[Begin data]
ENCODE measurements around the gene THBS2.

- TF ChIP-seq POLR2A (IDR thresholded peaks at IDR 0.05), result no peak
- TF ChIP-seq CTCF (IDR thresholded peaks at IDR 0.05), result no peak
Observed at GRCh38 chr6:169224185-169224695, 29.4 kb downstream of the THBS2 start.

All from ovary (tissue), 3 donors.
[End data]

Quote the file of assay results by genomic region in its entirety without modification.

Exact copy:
ENCODE measurements around the gene THBS2.

- TF ChIP-seq POLR2A (IDR thresholded peaks at IDR 0.05), result no peak
- TF ChIP-seq CTCF (IDR thresholded peaks at IDR 0.05), result no peak
Observed at GRCh38 chr6:169224185-169224695, 29.4 kb downstream of the THBS2 start.

All from ovary (tissue), 3 donors.